Is Internet access a fundamental human right? Or is it a privilege, carrying with it a responsibility for good behavior?
That is the question confronting policy makers as they try to bring Internet access to the masses while seeking to curb illegal copying of digital music, movies and video games.
The United States Congress held hearings last week on the growing problem of piracy, which the American entertainment industry says accounts for the loss of $20 billion a year in sales. Several lawmakers vowed to increase scrutiny of international markets where piracy is widespread.
But if events in Paris last week are any indication, legislative solutions will not be easy. French lawmakers rejected an antipiracy plan championed by President Nicolas Sarkozy, where the Internet connections of people who ignored repeated warnings to stop using unauthorized file-sharing services would have been severed.
Mr. Sarkozy said he planned to reintroduce the measure, but public opinion is solidly against the idea of cutting off Internet users, and many politicians — not just in France but across Europe and elsewhere — are listening.
Last month, in a pre-emptive strike, the European Parliament adopted a nonbinding resolution calling Internet access a fundamental freedom that could not be restricted except by a court of law.
New Zealand recently suspended a law under which Internet service providers would have been required to crack down on illicit copying. And in Britain, years of discussion between content owners, Internet providers and the government have failed to produce a plan to curb piracy.
“There’s increasing understanding that broadband is fundamental to basic economic and social participation,” said Sacha Wunsch-Vincent, an economist at the Organization for Economic Cooperation and Development who studies information technology. “Some people wonder whether this is consistent with cutting off Internet connections.”
Content owners have sometimes had more luck with the courts, winning a series of rulings against accused pirates. They are hoping for another favorable decision this week when the front lines of the antipiracy fight shift to a courtroom in Sweden.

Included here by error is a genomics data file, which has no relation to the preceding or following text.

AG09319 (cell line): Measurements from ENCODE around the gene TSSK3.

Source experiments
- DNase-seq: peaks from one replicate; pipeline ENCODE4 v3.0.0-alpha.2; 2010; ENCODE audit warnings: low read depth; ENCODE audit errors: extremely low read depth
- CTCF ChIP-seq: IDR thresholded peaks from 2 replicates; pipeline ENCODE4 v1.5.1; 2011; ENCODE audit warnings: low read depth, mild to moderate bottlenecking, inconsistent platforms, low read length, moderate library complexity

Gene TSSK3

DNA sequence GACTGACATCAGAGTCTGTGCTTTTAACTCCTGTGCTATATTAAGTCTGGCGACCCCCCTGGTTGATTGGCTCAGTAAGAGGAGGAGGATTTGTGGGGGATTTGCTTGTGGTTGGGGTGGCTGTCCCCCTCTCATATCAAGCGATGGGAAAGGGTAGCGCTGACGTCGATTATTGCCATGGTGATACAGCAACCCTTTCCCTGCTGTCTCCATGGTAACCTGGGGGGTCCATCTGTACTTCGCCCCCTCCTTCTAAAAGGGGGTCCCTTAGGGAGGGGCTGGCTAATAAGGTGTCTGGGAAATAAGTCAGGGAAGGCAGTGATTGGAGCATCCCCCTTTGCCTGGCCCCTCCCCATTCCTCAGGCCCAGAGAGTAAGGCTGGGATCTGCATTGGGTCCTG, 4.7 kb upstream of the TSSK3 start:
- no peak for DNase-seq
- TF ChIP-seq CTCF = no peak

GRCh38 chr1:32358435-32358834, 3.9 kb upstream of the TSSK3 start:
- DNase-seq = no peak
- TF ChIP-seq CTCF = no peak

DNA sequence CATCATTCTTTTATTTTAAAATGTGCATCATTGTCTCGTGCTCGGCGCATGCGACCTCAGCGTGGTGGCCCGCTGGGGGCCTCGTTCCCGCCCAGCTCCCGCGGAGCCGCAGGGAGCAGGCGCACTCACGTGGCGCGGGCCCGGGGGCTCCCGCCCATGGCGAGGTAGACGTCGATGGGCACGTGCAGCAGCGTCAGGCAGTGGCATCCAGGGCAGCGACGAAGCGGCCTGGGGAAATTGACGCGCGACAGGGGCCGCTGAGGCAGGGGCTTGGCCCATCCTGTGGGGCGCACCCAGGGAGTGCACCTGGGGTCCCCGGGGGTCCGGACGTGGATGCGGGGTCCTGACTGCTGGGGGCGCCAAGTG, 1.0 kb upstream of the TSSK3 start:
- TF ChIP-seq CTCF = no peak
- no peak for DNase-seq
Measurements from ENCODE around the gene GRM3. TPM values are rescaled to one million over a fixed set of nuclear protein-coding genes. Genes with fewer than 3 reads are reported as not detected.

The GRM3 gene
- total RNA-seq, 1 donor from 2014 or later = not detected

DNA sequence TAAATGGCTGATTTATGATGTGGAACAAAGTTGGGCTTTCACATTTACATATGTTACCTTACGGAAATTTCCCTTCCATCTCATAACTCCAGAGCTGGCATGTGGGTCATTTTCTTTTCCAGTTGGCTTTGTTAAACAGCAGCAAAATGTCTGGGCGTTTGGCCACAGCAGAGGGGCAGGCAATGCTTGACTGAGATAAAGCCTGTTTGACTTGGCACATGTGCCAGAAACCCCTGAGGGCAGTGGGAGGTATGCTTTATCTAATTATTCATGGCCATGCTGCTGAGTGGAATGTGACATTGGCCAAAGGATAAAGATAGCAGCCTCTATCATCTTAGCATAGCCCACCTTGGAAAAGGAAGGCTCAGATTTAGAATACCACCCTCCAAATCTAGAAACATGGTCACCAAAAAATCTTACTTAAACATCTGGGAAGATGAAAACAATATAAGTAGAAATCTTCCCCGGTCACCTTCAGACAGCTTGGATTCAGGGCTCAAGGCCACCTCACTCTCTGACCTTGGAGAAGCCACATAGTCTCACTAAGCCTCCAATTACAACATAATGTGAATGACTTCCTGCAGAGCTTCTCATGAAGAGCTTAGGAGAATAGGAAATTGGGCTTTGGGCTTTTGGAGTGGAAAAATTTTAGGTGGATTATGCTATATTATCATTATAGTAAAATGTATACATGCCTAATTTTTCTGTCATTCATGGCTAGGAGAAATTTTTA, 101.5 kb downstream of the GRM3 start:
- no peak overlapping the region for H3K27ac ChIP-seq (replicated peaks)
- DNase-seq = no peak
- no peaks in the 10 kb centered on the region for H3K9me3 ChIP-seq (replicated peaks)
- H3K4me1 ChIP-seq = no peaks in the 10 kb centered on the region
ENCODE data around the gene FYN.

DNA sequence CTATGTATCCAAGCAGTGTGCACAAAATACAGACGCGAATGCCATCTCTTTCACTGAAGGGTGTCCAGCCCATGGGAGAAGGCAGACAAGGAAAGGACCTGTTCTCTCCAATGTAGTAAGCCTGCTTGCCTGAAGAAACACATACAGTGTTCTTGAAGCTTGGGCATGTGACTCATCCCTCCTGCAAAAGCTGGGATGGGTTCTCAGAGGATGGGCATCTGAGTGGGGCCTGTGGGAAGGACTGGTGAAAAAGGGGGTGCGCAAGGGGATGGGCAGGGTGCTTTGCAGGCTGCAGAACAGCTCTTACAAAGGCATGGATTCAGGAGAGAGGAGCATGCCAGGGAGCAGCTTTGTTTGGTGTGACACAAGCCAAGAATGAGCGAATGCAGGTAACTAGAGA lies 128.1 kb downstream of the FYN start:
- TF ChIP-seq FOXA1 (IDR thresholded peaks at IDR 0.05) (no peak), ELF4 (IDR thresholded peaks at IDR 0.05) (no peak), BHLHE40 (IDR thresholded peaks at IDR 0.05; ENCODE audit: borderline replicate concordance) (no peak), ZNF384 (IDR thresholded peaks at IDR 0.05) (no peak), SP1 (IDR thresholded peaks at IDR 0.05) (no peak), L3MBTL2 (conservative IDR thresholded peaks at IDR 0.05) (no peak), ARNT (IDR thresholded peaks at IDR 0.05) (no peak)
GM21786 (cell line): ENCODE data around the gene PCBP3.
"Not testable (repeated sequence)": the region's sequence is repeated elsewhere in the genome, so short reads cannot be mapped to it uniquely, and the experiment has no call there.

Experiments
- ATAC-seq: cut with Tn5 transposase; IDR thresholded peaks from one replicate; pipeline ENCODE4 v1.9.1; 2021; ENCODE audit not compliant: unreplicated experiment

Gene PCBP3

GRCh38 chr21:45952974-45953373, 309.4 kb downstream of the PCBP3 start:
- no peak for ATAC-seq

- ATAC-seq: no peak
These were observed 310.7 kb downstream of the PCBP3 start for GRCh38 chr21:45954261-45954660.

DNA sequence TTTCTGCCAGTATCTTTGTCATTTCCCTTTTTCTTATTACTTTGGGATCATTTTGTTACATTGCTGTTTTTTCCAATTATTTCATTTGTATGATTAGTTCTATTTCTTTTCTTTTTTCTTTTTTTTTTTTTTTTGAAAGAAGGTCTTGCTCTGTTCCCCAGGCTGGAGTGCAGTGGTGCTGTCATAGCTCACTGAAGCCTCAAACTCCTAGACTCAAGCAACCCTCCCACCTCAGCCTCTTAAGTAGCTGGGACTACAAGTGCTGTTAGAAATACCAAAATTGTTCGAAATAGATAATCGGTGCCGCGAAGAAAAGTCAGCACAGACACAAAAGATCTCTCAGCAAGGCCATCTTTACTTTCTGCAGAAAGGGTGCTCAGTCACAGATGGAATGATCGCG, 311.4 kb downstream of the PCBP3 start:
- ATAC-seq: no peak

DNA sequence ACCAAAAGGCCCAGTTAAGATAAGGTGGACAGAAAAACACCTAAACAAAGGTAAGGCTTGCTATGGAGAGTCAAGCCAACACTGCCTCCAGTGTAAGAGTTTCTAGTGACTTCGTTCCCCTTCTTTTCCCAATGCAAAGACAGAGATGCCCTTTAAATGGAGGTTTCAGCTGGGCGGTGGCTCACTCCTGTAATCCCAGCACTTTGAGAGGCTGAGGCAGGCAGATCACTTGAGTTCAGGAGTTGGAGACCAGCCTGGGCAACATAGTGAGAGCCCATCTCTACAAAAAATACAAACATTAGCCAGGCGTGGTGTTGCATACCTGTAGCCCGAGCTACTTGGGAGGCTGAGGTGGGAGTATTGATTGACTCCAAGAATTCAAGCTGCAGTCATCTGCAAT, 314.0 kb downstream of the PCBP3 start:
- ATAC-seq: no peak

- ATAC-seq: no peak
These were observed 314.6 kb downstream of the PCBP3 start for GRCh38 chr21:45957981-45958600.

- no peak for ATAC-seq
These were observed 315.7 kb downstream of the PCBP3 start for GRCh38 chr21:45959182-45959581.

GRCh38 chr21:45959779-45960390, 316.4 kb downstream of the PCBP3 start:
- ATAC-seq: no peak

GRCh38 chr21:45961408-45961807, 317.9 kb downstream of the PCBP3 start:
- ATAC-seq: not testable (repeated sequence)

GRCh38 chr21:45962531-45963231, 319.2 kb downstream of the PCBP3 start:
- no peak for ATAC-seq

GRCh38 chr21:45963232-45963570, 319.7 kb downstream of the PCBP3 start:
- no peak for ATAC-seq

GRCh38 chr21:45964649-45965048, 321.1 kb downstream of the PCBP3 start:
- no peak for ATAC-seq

On Friday, a judge in Stockholm is expected to rule on whether four people connected with a popular file-sharing service, the Pirate Bay, are guilty of criminal violations of copyright law. If so, they could face as much as two years in prison.
But both sides have indicated that they would appeal any decision against them, and the Pirate Bay has said that it could keep operating the service from another country.
Meanwhile, new ways of sharing copyrighted material are gaining popularity on the Internet.
Even as French lawmakers prepared to vote on Mr. Sarkozy’s proposal, the Pirate Bay was offering a new service aimed at foiling both that plan and other efforts to track down file sharers. The site charges users 5 euros a month, or about $6.60, for technology capable of hiding a computer’s Internet address.
The system was developed to counter a new law in Sweden that makes it easier for the authorities, going through the courts, to obtain the Internet addresses of suspected copyright violators.
Since that law took effect on April 1, Internet traffic has fallen by more than a third, suggesting less unauthorized file sharing, which is estimated to account for as much as half of all Internet traffic.
David Price, head of piracy intelligence at Envisional, a company based in Cambridge, England, that helps movie studios and other clients monitor copyright violations on the Internet, said that while file sharing by peer-to-peer networks appeared to be leveling off globally, sites that offered alternatives to downloading, like streaming of pirated movies, were growing fast.
Pirates are also turning to file hosting services like RapidShare, which allow users to upload files too big to e-mail. Others can then download them from RapidShare.
RapidShare, based in Cham, Switzerland, is widely used for legitimate purposes — for advertising agencies wanting to show campaigns to clients around the world, for example — and is password-protected, limiting public access. But music and movie pirates can get around this by posting the lists of available songs or films, along with the passwords, on outside message boards.
In several rulings, German courts have sided with GEMA, a German royalty-collection organization, in its complaints that RapidShare facilitates piracy and needs to do more to prevent it. But RapidShare, which is appealing the latest ruling, says that it removes copyrighted material at the owner’s request, and its chief executive, Bobby Chang, say it is “only an infrastructure provider, not a publisher.”
Tim Kuik, director of Brein, a Dutch antipiracy organization, says there is a paradox in the way the public views copyright online and offline.
“If you put 200 VCRs in your garage and start making and selling copies of films, you will get a visit from the police,” he said. “If you do it from a Web site, everybody says, ‘Hey, freedom of information’ ”